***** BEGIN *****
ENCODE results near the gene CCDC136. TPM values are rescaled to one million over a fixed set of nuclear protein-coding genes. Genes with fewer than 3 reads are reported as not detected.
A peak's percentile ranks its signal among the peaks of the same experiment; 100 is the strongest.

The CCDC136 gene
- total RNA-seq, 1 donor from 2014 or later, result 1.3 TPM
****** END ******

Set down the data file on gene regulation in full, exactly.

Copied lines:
ENCODE results near the gene CCDC136. TPM values are rescaled to one million over a fixed set of nuclear protein-coding genes. Genes with fewer than 3 reads are reported as not detected.
A peak's percentile ranks its signal among the peaks of the same experiment; 100 is the strongest.

The CCDC136 gene
- total RNA-seq, 1 donor from 2014 or later, result 1.3 TPM